Are Bioequivalents Really Equal: Genetic Substitution in the Context of Mental Illness
Indiana Health Law Review, Vol. 12, Issue 1, pp. 281-326, 2015
47 Pages Posted: 3 Jun 2020
Date Written: 2015
Generic drugs are significantly less expensive than their brand name counterparts, and the use of generic drugs has increased drastically in recent years, representing upwards of 75% of all prescriptions filled in the United States. A large amount of this increase is due to states' adoptions of generic substitution laws, or laws that allow for the substitution of generic drug formulations in place of their brand name counterparts. Theoretically, generic drugs are just as effective as their brand name alternatives; in fact, the FDA requires that generic formulations demonstrate "bio-equivalence," meaning that they show absorption rates of active ingredients that are within a range of 80-125% of that of brand name drugs. Despite their theoretical equivalence, generic and brand name drugs can produce disparate results and side effects. This is problematic when states employ substitution schemes in which no notification of either the physician or patient is necessary for the pharmacist to substitute, and is especially problematic when these conditions are met and substitution is mandated. This problem may be exacerbated for individuals with chronic mental illness, where reduced effectiveness of generic medications can produce individually and societally detrimental outcomes and where differential side effects might interfere with already poor medication compliance rates. This Article examines the effectiveness of generic versus brand name drug formulations in terms of treating mental illness, discusses possible implications of their differential effectiveness, and proposes several solutions for policy change to combat these issues.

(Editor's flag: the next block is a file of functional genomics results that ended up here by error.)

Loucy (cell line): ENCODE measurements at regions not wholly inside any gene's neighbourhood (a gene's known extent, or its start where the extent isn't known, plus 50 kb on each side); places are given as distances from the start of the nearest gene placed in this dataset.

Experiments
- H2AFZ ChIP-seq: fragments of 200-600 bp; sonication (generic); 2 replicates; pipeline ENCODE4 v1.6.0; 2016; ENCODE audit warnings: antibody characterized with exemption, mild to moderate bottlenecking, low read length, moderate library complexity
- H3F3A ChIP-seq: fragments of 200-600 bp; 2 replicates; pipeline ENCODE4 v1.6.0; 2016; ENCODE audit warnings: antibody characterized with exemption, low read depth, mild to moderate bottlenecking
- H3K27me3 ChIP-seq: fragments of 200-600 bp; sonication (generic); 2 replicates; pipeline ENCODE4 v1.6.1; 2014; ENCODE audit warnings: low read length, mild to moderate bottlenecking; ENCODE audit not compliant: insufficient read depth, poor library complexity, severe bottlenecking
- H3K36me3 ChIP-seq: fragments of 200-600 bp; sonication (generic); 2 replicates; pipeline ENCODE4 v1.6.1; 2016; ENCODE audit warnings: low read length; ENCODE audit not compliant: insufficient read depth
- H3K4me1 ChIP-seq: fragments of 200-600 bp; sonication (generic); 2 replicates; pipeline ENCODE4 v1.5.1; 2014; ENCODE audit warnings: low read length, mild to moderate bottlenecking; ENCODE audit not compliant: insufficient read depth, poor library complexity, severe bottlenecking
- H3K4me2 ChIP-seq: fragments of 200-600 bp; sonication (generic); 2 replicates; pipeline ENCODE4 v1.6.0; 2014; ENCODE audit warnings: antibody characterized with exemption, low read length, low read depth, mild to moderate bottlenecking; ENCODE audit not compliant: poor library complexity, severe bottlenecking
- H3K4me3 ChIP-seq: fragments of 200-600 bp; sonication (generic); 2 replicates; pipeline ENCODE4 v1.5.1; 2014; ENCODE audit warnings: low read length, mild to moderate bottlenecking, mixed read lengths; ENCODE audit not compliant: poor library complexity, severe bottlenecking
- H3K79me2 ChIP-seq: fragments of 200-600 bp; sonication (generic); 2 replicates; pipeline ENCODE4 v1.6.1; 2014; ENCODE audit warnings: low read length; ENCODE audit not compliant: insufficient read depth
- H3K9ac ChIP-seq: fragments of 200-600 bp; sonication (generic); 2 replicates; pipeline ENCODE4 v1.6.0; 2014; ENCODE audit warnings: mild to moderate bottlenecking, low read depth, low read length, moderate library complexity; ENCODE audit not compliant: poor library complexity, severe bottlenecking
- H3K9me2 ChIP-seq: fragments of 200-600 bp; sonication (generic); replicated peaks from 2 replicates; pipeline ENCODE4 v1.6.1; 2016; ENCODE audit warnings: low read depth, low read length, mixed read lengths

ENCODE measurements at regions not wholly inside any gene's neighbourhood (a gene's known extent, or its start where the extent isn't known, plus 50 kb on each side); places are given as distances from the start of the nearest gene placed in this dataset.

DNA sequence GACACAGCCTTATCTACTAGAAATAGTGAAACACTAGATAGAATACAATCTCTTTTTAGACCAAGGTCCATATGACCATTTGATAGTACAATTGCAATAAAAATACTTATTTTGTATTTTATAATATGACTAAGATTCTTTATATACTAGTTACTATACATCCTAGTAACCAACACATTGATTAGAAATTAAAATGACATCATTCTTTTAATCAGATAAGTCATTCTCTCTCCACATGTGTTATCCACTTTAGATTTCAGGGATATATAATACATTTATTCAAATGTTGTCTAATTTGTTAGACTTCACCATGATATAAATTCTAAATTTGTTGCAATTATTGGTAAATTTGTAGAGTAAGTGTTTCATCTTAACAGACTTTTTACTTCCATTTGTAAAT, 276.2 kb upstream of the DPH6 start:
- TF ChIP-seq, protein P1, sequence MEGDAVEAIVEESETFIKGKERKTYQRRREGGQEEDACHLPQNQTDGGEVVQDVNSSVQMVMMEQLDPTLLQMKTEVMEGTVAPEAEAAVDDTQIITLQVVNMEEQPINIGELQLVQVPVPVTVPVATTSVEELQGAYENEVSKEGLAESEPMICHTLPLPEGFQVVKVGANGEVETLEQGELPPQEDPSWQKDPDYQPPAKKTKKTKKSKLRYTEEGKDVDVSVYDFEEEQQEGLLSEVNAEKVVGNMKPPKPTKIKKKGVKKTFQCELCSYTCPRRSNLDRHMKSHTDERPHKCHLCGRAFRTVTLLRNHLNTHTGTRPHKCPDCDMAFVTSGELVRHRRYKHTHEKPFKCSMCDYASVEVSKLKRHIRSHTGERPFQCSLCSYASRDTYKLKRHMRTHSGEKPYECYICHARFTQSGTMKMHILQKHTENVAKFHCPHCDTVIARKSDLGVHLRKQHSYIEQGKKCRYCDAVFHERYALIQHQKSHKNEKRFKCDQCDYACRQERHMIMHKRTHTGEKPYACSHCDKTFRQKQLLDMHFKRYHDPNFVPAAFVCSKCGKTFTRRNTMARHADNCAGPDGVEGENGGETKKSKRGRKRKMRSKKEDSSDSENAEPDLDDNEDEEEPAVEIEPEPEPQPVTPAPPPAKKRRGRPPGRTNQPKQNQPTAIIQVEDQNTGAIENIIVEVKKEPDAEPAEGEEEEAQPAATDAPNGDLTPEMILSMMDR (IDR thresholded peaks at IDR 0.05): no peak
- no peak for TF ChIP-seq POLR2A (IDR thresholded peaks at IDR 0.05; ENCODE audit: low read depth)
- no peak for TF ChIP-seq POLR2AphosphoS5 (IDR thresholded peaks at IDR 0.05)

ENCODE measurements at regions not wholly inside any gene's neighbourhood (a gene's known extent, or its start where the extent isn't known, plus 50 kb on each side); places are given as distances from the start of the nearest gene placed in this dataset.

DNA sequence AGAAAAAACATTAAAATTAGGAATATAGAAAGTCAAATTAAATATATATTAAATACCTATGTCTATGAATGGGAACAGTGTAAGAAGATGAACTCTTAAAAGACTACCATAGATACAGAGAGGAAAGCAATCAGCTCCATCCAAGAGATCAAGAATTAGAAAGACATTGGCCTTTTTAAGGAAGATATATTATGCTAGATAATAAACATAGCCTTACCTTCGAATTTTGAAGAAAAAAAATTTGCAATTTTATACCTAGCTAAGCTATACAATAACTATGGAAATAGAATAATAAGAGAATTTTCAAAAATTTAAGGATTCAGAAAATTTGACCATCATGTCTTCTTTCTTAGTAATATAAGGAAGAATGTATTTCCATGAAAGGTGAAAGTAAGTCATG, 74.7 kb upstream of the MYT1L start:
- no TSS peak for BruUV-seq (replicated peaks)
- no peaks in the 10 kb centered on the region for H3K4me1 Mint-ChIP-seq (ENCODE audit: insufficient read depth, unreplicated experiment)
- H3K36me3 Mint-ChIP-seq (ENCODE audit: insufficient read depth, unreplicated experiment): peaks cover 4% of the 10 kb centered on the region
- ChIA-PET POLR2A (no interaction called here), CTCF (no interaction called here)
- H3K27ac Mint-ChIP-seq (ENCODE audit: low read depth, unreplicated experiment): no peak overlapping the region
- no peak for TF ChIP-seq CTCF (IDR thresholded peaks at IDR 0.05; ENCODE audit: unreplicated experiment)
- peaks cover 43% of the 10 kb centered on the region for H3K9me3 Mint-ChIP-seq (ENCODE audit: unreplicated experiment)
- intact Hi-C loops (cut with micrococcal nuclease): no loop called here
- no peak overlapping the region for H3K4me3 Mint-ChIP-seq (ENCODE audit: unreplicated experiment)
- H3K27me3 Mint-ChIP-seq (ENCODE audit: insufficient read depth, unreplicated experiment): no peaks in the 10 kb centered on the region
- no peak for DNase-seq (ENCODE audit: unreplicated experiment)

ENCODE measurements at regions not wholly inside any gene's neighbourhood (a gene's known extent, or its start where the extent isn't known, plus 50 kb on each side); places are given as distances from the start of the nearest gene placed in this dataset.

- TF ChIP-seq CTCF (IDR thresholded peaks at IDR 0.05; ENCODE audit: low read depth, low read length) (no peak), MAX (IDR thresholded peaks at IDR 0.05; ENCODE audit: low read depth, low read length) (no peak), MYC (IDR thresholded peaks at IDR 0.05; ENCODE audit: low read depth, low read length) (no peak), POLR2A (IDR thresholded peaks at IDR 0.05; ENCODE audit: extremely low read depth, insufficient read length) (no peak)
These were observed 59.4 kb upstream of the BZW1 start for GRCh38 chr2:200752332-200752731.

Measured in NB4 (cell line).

Keywords: Consumer Protection Law, Drugs, Prescription, Prescription Drugs, Trademarks
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